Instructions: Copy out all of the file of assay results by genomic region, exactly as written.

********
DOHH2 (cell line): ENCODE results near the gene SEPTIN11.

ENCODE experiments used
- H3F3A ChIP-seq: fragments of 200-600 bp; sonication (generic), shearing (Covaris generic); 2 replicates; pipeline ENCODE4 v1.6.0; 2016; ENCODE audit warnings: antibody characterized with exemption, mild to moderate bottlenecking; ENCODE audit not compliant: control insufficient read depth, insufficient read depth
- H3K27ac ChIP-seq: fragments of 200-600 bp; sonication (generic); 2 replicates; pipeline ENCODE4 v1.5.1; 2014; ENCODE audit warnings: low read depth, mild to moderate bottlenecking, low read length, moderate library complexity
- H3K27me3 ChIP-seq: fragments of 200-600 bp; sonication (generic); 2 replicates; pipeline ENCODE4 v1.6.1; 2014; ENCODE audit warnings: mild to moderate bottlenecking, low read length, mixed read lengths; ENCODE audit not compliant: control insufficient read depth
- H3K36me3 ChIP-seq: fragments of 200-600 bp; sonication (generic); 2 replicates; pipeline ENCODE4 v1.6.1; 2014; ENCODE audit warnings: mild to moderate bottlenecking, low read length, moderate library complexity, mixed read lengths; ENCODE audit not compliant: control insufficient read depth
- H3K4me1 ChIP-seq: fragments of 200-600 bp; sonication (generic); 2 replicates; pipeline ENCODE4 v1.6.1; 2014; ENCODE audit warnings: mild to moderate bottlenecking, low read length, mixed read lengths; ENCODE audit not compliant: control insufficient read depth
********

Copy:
DOHH2 (cell line): ENCODE results near the gene SEPTIN11.

ENCODE experiments used
- H3F3A ChIP-seq: fragments of 200-600 bp; sonication (generic), shearing (Covaris generic); 2 replicates; pipeline ENCODE4 v1.6.0; 2016; ENCODE audit warnings: antibody characterized with exemption, mild to moderate bottlenecking; ENCODE audit not compliant: control insufficient read depth, insufficient read depth
- H3K27ac ChIP-seq: fragments of 200-600 bp; sonication (generic); 2 replicates; pipeline ENCODE4 v1.5.1; 2014; ENCODE audit warnings: low read depth, mild to moderate bottlenecking, low read length, moderate library complexity
- H3K27me3 ChIP-seq: fragments of 200-600 bp; sonication (generic); 2 replicates; pipeline ENCODE4 v1.6.1; 2014; ENCODE audit warnings: mild to moderate bottlenecking, low read length, mixed read lengths; ENCODE audit not compliant: control insufficient read depth
- H3K36me3 ChIP-seq: fragments of 200-600 bp; sonication (generic); 2 replicates; pipeline ENCODE4 v1.6.1; 2014; ENCODE audit warnings: mild to moderate bottlenecking, low read length, moderate library complexity, mixed read lengths; ENCODE audit not compliant: control insufficient read depth
- H3K4me1 ChIP-seq: fragments of 200-600 bp; sonication (generic); 2 replicates; pipeline ENCODE4 v1.6.1; 2014; ENCODE audit warnings: mild to moderate bottlenecking, low read length, mixed read lengths; ENCODE audit not compliant: control insufficient read depth